The FTC Grants Summary Decision in Proceeding Regarding All Natural Sunscreen

December 13, 2016By Riëtte van Laack

As we previously reported, in April 2016, the FTC announced several settlements regarding all natural claims for cosmetic products.  In addition, the FTC filed an administrative complaint against California Naturel, Inc., (the Company) for falsely advertising its sunscreen product as “all natural” in violation of Sections 5 and 12 of the FTC Act.  On December 12, 2016, the FTC issued an opinion granting summary decision in favor of Complaint Counsel, FTC staff, against California Naturel. The Final Order bars the Company from misrepresenting its products as all natural.

The facts of the case are not complicated. The FTC’s complaint alleged that California Natural, Inc. marketed its sunscreen product as all natural whereas the product was not all natural. In fact, in its answer to the complaint, California Natural Inc. admitted that its “all natural” sunscreen contained 8% synthetic dimethicone.

The standard for review for a summary decision in an administrative proceeding is the same as for summary judgment in a federal case; a motion will be granted only if there is no issue as to any material fact. In this case, the defendant did not dispute that its sunscreen product contained 8% synthetic ingredients. Thus, Complaint Counsel moved for a summary decision.

Although California Naturel admitted that its product included synthetic material, it argued that the claim was not misleading because, after the FTC had initiated its investigation, California Naturel included a disclaimer on its website alerting consumers to the presence of the synthetic dimethicone.  Although the FTC acknowledged that this “recent addition . . . of a disclaimer on its website does not excuse deception that has already occurred,” the FTC decision nevertheless addressed the effectiveness of the disclaimer.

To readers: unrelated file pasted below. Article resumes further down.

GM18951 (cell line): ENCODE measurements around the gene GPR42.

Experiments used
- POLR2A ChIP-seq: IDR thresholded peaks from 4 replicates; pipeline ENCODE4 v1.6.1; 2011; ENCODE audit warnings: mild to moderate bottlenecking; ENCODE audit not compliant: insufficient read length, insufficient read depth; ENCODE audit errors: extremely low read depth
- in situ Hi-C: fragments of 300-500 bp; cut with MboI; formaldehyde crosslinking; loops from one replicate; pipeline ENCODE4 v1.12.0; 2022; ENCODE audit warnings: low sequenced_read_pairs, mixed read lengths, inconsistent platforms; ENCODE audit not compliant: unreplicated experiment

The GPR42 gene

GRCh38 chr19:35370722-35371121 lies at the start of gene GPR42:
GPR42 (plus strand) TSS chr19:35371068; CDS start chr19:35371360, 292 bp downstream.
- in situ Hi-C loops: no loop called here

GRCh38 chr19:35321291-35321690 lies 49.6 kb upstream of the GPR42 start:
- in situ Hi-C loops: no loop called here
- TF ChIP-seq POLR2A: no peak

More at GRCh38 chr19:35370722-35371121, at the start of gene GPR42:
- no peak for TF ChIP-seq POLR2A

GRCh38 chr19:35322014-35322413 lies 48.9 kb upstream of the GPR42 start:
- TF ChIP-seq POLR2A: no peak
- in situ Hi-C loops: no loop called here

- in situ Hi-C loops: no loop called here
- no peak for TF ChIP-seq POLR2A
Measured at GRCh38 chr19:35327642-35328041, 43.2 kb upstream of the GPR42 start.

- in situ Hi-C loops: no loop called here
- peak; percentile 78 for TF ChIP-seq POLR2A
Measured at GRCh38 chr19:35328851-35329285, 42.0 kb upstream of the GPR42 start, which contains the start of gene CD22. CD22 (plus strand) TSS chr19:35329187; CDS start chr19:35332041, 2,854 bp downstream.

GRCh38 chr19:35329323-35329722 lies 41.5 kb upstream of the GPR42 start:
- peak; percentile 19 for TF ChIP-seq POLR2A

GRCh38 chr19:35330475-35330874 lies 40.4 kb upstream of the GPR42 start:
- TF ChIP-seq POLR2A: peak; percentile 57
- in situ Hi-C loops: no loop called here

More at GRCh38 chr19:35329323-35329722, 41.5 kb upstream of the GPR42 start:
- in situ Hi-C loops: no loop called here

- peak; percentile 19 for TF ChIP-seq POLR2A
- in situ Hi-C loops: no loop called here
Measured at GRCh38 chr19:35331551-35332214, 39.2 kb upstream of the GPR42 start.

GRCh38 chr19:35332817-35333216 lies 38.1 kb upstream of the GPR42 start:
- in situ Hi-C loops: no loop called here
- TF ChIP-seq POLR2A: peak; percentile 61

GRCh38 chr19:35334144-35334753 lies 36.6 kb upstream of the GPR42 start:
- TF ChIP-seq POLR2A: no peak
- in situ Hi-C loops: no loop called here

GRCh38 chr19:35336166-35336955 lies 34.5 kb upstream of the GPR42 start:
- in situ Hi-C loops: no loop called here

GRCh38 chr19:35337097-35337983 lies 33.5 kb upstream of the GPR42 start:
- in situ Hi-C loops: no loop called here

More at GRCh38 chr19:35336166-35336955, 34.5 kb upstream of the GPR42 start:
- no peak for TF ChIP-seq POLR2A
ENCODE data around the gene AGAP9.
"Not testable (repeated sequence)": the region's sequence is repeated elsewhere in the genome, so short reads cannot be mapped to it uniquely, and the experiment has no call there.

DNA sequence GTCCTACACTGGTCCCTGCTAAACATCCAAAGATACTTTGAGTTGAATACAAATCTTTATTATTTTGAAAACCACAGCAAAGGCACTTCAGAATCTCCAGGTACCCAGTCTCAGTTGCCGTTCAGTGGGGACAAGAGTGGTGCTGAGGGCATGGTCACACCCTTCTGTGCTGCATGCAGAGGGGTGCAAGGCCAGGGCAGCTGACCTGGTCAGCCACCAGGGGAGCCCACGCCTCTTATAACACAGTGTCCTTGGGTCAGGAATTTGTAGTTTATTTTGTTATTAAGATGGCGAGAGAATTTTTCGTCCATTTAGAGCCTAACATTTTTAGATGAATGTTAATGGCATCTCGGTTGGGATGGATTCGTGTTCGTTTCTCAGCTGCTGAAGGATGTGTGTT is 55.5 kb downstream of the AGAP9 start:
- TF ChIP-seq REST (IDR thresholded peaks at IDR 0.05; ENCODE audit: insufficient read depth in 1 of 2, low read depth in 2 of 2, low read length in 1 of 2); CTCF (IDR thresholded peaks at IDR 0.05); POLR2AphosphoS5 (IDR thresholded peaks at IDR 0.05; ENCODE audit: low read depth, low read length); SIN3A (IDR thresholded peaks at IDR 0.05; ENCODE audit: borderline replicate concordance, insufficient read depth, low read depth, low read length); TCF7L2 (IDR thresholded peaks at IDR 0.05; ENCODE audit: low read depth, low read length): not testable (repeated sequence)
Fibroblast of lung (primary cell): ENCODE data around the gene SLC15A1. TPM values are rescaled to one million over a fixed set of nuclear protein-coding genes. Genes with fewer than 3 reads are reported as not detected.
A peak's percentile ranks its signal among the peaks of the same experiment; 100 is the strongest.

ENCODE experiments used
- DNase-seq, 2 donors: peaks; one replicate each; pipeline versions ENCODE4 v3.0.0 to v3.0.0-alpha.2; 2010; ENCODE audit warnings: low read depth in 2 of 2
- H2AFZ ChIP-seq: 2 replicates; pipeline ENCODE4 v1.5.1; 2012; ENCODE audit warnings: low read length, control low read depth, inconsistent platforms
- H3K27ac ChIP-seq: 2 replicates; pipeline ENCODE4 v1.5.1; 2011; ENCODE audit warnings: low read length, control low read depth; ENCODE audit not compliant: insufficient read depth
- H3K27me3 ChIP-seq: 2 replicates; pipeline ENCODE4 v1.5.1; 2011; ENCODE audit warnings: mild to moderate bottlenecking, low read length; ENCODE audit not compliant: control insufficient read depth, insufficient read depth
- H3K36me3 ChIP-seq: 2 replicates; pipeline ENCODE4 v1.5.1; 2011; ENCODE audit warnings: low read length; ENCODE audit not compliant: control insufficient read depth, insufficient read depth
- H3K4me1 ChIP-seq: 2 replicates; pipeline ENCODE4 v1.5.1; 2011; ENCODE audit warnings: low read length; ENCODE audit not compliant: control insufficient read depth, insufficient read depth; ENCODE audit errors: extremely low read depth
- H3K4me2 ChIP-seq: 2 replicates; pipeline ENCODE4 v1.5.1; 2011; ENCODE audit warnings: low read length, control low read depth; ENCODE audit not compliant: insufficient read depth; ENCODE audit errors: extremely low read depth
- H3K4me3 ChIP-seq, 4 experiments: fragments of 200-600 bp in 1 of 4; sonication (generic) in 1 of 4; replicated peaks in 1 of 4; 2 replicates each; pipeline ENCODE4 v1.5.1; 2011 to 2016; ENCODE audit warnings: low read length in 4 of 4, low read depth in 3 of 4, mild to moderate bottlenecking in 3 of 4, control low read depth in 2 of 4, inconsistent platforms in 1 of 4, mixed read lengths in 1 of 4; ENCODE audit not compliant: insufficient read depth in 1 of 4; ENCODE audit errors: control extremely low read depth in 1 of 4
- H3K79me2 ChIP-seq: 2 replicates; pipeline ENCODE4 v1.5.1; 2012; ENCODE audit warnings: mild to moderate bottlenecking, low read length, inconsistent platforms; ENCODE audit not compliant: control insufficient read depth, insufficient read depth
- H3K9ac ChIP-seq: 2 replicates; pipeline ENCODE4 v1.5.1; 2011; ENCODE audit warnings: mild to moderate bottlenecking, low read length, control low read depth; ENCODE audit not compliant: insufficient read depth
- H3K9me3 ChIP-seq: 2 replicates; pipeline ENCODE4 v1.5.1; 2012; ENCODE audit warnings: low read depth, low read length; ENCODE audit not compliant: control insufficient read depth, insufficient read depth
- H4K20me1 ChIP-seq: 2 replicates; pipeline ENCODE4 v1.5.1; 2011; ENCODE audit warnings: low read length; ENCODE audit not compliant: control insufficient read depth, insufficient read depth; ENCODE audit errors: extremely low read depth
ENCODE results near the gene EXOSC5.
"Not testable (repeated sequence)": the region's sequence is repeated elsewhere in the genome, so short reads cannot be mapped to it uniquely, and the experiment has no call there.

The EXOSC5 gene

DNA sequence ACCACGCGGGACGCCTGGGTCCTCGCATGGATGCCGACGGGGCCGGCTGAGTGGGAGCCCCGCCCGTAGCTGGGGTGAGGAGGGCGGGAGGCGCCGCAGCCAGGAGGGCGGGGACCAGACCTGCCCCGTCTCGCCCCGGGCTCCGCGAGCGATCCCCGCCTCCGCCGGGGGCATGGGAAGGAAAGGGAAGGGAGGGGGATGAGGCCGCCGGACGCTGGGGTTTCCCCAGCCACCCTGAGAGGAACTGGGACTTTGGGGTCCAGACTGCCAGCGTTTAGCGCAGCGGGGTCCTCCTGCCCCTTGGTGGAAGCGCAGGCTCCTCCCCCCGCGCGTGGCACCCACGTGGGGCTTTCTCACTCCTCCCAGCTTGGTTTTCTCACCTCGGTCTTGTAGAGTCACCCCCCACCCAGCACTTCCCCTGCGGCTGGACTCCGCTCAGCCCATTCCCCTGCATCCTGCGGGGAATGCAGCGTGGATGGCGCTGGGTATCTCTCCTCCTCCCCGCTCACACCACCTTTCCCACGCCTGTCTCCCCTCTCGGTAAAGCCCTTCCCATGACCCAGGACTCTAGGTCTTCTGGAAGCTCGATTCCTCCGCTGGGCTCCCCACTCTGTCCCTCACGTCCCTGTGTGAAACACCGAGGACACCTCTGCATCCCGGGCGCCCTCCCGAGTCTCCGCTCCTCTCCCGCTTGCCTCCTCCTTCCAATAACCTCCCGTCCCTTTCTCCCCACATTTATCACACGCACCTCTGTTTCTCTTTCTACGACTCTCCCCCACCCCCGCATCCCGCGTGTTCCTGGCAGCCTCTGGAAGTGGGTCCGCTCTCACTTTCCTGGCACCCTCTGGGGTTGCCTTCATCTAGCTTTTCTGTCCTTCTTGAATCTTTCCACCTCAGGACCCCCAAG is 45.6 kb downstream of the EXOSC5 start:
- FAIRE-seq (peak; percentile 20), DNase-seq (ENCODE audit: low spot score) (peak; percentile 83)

The FTC concluded that the disclaimer was not effective because the disclaimer, was at the bottom of the webpage and thus far removed from the prominent “all natural” claims – and, allegedly, not visible at all without scrolling down. The FTC concluded that the disclaimer did not negate the net impression conveyed to consumers that the product is “all natural.”

Commissioner Ohlhausen dissented in part and issued a separate statement because she disagreed with the FTC’s decision to address the disclaimer in the summary decision.

Having found liability for false and misleading advertising, the FTC entered a Final Order to address California Naturel’s alleged unlawful conduct. The core substantive provisions of the Final Order prohibits California Naturel from misrepresenting (a) whether a product is all natural or 100% natural; (b) the extent to which a product contains any natural or synthetic ingredient; (c) the ingredients or composition of a product; and (d) the product’s environmental or health benefits. The Order will terminate in twenty years.

California Naturel may appeal the summary decision and final order within 60 days to a United States Court of Appeals.